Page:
There is but one winner for the saddest existence when it comes to lines. It goes to the asymptote. Asymptote derives from Greek meaning “not falling together.” These lines come as close as you can get and never intersect. They appear as though they might intersect, and as soon as they have you persuaded they are going to intersect, they run parallel all the way to infinity. I think of this kind of line as the movie Lost In Translation. I’ve also never forgiven the movie writers for that ending, but I digress.

Archimedes said, “The shortest distance between two points is a straight line,” but once you grow up you realize it is a lot more complicated than that. You see that rarely are lines straight, rarely are they what you imagine them to be, and you tend to want to color outside the lines just a bit. You also realize that the best of friends know how to read between your lines, and most importantly the most critical line is your smile. As long as you still have that, you have everything.


Hanging It Up

There is nothing on my walls of my living room. I had never really thought about it until a friend of mine mentioned that the walls were bare at their place too. They too had gone through what I will call an unexpected loss of a long-term living situation. They said they couldn’t quite bring themselves to hang something up, but they weren’t sure why. That got me to thinking about what it means to hang something up on the wall.

When I moved out of the house I shared with my ex-husband I took a few of the wall hangings. They were things I loved or had bought specifically because I liked them, even though I knew they wouldn’t be his favorite. I had great intentions for those pieces, but so far 7 months after I moved out I still haven’t hung them up. Some are in storage, while others have sat right behind the couch mocking me as I chose not to hang them. I don’t have one picture displayed. What is wrong with me?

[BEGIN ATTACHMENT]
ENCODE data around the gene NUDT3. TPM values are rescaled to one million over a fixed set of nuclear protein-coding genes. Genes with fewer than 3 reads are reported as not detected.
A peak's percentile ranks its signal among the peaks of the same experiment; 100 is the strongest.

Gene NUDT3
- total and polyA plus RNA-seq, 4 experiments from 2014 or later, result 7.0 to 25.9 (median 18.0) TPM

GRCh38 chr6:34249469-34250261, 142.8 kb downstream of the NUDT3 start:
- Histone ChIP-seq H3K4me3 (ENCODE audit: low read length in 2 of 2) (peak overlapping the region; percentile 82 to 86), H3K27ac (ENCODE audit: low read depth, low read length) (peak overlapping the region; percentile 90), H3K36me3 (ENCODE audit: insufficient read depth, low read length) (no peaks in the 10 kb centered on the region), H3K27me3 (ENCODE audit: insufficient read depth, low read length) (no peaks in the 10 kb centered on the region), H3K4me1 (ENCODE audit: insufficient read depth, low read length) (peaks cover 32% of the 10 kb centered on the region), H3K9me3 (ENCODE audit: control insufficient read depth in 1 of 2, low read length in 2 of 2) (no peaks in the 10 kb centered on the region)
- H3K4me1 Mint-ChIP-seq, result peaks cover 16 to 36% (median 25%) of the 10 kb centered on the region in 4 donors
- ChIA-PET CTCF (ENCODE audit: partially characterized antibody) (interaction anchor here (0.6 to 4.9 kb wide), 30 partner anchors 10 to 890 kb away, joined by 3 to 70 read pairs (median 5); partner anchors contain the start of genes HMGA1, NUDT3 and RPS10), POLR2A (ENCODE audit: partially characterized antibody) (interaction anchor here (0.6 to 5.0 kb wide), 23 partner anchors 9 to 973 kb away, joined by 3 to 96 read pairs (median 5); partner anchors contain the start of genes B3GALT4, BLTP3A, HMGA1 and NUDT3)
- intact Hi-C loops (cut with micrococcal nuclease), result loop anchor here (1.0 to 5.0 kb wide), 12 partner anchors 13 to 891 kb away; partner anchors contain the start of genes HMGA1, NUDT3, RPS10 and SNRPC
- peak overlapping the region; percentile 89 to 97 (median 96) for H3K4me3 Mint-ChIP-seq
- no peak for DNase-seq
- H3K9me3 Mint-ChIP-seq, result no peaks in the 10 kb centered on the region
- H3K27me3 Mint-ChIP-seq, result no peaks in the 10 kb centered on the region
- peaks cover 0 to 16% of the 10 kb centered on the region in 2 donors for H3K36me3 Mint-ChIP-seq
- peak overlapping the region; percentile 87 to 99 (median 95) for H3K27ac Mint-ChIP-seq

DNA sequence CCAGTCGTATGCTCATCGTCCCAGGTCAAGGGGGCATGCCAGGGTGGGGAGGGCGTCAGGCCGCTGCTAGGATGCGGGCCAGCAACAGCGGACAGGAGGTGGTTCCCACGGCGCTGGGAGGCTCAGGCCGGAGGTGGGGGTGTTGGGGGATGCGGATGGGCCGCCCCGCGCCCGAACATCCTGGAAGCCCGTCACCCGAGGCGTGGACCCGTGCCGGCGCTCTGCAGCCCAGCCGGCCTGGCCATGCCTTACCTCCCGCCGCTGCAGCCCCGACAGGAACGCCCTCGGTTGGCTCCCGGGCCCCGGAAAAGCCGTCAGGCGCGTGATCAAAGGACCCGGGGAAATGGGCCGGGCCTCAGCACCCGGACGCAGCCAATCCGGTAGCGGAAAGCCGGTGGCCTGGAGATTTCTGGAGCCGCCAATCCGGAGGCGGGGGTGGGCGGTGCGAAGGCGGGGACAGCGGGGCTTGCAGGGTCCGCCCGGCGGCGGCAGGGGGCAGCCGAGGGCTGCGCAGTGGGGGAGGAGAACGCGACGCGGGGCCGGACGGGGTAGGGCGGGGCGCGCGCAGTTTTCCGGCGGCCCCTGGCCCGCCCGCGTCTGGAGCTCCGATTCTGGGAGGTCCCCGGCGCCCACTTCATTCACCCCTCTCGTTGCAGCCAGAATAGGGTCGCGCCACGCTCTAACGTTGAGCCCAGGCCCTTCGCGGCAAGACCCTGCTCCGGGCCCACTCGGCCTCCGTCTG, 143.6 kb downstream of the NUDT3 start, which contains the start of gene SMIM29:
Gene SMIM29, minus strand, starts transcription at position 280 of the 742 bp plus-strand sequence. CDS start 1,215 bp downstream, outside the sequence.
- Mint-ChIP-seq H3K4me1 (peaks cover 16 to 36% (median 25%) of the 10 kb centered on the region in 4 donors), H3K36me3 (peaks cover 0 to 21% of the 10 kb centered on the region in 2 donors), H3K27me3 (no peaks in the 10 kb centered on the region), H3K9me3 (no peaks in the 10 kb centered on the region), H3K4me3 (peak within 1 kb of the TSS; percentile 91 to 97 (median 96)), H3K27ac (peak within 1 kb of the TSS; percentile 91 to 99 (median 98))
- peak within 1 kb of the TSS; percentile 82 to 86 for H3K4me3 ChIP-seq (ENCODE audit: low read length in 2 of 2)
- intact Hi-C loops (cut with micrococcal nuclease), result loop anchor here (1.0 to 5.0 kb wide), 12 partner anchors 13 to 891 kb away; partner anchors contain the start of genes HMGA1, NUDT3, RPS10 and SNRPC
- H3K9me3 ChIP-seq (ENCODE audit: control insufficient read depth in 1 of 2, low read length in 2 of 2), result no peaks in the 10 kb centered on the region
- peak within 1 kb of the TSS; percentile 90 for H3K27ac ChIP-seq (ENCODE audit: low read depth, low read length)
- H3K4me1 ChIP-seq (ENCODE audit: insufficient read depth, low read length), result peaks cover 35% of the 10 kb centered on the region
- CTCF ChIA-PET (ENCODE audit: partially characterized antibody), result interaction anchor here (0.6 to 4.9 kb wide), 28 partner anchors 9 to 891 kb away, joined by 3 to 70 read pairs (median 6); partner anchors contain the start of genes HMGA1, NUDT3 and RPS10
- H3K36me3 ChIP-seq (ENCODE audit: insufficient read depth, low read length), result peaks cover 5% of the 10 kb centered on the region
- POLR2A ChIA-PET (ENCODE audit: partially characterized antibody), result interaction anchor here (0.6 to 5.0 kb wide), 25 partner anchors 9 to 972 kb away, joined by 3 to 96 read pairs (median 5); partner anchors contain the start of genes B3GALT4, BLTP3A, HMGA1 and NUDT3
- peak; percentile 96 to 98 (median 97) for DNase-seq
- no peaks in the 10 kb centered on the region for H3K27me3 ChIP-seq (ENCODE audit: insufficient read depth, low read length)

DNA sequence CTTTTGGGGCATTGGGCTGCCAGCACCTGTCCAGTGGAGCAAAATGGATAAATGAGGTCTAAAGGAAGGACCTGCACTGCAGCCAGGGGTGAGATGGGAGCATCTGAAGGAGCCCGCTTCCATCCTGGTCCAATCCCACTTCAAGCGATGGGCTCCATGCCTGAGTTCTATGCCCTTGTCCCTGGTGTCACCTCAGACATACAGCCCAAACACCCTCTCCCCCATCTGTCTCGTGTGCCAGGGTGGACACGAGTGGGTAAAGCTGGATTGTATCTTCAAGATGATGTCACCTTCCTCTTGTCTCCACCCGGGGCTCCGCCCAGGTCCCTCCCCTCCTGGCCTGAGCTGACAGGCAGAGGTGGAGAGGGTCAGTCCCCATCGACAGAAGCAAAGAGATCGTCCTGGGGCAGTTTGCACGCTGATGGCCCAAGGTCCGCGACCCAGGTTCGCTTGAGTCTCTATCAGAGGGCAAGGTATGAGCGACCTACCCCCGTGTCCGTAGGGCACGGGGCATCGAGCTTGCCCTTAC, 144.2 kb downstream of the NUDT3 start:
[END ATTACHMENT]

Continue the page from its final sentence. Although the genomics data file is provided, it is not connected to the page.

I thought about it and I think that while the walls around me are technically mine, I’m still possibly a little bitter that they are my walls.  These walls are not walls I had planned for myself. These walls were walls I was forced into moving into because of a situation. These walls are temporary. Does that make them less important? Does a temporary situation mean I shouldn’t hang things up to make this place mine? Hanging things up means coming to peace with what is my life in the now. I have to admit that my life looks nothing like what it did a year ago, and I have to be okay with that.

After confronting a lot of feelings, a nice hot bath, and a fit of rage and crying I think I am ready to accept my walls. My walls don’t have to be perfect. They don’t have to be my walls forever. But my home is my home. My life is different, and that doesn’t make it bad. What my home was missing in the bare walls is life. We live here, so my walls should have life. They should have life because I have a lot of life left.

So, tomorrow I will hang up something. It doesn’t all have to be done in one day. I will make this place mine, because for now, it is mine. It’s time to build something new, and to do that I need to live where there is life all around me. I’m going to hang it up.